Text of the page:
The best way to prepare for exams is to go through past year examples. You should thoroughly read, discuss solutions, and understand the exercises completely.

For psychoanalytical exams, there are additional points you should consider:

**Be confident**, which should include:**Check out the test site before the exam****Chose your breaks**- When they say “go”, take a 15 second break. This is because you’re so nervous, you start to read, and when you’re at the end of the passage, you notice you haven’t understood anything!
- Between each long passage (usually several questions relate to a single passage), have a 15 second break. Do this because if you don’t select when to break, your mind will do it automatically
- After finishing a block of long passage answers, transfer them to the answer sheet. This will prevent incorrect transfer, but also give you a short break.
**Note the time**. When half time is, and you haven’t gone through half the paper, speed up**Eliminate**: Don’t focus on finding the right answer, but crossing out the wrong ones. First, cross out the obviously wrong answer. Then cross out the answer which is wrong with a bit of insight. From the final 2, guess the answer that most correctly answers the question, because:- It doesn’t require additional information not found in the passage.
- It doesn’t have words that are too strong, such as “must”, “always”, “never”, “only”, etc
**Don’t skip questions**: Questions that look hard may be easy, but questions that look easy may be hard. You don’t have the time to skip around.**Sit upright, don’t lean back**whilst taking the exam. Even when reading the passage, sit upright.**During the breaks, exercise**: wriggle your ankles, close your eyes, stretch muscles**Think quickly and clearly**, because of the pressure of time, which will leave most candidates an uncomfortable feeling when finished. Keep your mind on the ultimate goal, which is to finish as many questions as possible; not getting stuck on interesting passages, becoming obsessed with answering each question perfectly, or introducing your own ideas**Write on the answer sheet**. To ensure you move on after reading, feel free to cross out the words as you read them.**Move on**. If a question is taking you too long, You must move on from important questions with a guess. Randomly choose one of the answers you haven’t cancelled out yet, then circle the question to come back if you have additional time at the end.**Read to understand the main idea**, like you do in a daily conversation, skipping words you don’t understand. The key to doing well is to understanding why the person is saying what they’re saying.**Don’t go back to the passage**. After reading a passage (to understand it), don’t go back to it. The right answer is usually not there, but you can be sure the wrong answers definitely will. Remember what you find hard, others will also find hard.**Stamina**, due to length of exam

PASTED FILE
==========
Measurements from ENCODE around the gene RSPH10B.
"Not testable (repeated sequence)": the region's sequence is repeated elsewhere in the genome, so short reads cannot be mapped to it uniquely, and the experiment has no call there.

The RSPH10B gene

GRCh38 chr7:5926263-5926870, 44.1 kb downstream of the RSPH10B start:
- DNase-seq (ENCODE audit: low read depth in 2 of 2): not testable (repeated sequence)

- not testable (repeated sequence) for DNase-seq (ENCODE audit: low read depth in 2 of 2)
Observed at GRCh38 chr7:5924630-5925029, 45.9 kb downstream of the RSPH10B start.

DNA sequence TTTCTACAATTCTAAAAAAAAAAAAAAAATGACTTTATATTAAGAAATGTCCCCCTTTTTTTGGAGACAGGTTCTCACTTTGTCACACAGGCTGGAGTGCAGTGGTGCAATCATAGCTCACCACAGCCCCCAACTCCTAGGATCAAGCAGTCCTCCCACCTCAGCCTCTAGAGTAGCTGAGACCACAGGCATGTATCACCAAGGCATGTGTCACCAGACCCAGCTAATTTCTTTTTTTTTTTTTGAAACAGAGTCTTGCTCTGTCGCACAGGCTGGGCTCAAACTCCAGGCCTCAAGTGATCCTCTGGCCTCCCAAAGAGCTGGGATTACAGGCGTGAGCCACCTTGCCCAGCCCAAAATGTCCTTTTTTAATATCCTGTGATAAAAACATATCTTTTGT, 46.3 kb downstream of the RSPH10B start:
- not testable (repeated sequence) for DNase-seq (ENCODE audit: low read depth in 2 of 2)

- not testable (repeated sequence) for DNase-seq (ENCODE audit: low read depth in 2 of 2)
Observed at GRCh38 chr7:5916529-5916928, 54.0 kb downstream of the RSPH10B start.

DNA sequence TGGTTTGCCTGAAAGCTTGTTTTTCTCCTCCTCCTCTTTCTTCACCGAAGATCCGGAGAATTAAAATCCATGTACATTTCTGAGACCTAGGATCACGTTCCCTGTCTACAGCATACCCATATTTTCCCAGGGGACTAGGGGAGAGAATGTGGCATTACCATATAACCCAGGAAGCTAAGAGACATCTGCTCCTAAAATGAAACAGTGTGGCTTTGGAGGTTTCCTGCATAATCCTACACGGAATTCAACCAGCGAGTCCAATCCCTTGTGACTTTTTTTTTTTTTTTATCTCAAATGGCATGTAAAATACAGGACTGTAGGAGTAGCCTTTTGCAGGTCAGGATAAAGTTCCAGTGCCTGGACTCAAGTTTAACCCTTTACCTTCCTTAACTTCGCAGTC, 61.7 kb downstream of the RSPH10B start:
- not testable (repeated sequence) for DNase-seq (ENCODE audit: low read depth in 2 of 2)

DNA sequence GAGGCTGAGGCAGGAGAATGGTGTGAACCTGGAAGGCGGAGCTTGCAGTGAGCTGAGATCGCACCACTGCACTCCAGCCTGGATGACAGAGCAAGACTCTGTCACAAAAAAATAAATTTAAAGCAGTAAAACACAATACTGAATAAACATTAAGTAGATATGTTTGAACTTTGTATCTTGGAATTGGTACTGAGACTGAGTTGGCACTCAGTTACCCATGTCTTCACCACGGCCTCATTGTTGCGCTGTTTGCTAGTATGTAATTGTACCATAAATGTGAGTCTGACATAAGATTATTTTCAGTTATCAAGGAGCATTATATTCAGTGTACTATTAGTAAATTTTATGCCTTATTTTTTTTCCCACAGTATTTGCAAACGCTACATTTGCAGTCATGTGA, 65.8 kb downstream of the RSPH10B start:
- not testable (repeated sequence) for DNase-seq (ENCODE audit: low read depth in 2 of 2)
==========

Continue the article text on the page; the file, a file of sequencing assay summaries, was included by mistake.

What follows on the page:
The sum of angles in a triangle is always 180 degrees.

Since we know that the angles of the triangle add up to 180 degrees, we can work out what x is:

“So angles in a triangle always add up to 180 degrees?” Mandy asked.

“Yep,” Jamie responded.

“Always???” Mandy wanted to confirm.

“Always,” Jamie said, “just like your never-ending love of me <3”

]]>**Exterior angles** can be calculated with the knowledge that angles on a line add up to 180 degrees.

Since we know that angles in a triangle add up to 180 degrees, we can calculate x as:

More complex examples

(exterior angle of a triangle)

Another example:

(angles of a triangle)

Another example:

Another example:

A triangle with 3 sides that are equal are called **equilateral triangle**, symbolized as:

A triangle with 2 sides that are equal are called an **isosceles triangle**, symbolized as:

“Hey Jamie, you squished the triangle!” Mandy said.

“That’s the point,” Jamie replied, “2 sides are still the same, but 1 is not anymore!”

“I still think it was mean Q(” Mandy commented.

A triangle with no sides that are equal are called a **scalene triangle**, symbolized as:

Triangles with right angles are called **right-angled triangles**, symbolized as:

Triangles with 3 angles that are acute (below 90 degrees) are called **acute triangles**, symbolized as:

Triangles with 1 angle that is obtuse (larger than 90 degrees) are called **obtuse triangles**, symbolized as:

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Remember from year 7 the principles of:

- Measuring angles
- Angles on a straight line
- Vertically opposite
- Parallel lines and Corresponding angles
- Alternate angles

In addition, you should be aware of **co-interior angles**. For example, in the angles:

Examples of co-interior angles are d and f, which add up to .

]]>Area of a rectangle can be calculated by

For example, for this triangle:

Applying the formula:

If the triangle is not a right angle you can still find out the half of the triangle, with the same formula above, Area of triangle = 1/2 * (base * height)

For this triangle, applying the formula, it is:

“There we go ;),” Mandy said.

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